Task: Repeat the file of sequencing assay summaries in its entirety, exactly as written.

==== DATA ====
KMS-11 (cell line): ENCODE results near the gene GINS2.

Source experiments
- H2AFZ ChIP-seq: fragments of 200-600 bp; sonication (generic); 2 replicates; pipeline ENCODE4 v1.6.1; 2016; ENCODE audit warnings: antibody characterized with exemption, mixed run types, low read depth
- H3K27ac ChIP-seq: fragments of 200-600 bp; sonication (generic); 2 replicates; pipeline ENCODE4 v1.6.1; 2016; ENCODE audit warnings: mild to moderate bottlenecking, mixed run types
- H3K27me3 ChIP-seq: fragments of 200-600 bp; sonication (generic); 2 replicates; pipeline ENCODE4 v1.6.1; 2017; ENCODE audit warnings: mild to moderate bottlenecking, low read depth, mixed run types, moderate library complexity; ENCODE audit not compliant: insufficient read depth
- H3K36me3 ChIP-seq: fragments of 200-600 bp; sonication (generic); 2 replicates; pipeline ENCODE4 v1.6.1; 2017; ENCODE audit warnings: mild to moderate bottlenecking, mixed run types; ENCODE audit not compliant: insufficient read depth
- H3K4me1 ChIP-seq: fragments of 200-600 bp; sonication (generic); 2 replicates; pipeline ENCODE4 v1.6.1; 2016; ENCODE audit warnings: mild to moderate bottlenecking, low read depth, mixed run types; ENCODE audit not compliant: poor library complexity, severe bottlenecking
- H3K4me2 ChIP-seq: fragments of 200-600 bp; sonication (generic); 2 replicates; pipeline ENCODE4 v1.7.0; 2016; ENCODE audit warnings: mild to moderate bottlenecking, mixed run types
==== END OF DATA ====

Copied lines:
KMS-11 (cell line): ENCODE results near the gene GINS2.

Source experiments
- H2AFZ ChIP-seq: fragments of 200-600 bp; sonication (generic); 2 replicates; pipeline ENCODE4 v1.6.1; 2016; ENCODE audit warnings: antibody characterized with exemption, mixed run types, low read depth
- H3K27ac ChIP-seq: fragments of 200-600 bp; sonication (generic); 2 replicates; pipeline ENCODE4 v1.6.1; 2016; ENCODE audit warnings: mild to moderate bottlenecking, mixed run types
- H3K27me3 ChIP-seq: fragments of 200-600 bp; sonication (generic); 2 replicates; pipeline ENCODE4 v1.6.1; 2017; ENCODE audit warnings: mild to moderate bottlenecking, low read depth, mixed run types, moderate library complexity; ENCODE audit not compliant: insufficient read depth
- H3K36me3 ChIP-seq: fragments of 200-600 bp; sonication (generic); 2 replicates; pipeline ENCODE4 v1.6.1; 2017; ENCODE audit warnings: mild to moderate bottlenecking, mixed run types; ENCODE audit not compliant: insufficient read depth
- H3K4me1 ChIP-seq: fragments of 200-600 bp; sonication (generic); 2 replicates; pipeline ENCODE4 v1.6.1; 2016; ENCODE audit warnings: mild to moderate bottlenecking, low read depth, mixed run types; ENCODE audit not compliant: poor library complexity, severe bottlenecking
- H3K4me2 ChIP-seq: fragments of 200-600 bp; sonication (generic); 2 replicates; pipeline ENCODE4 v1.7.0; 2016; ENCODE audit warnings: mild to moderate bottlenecking, mixed run types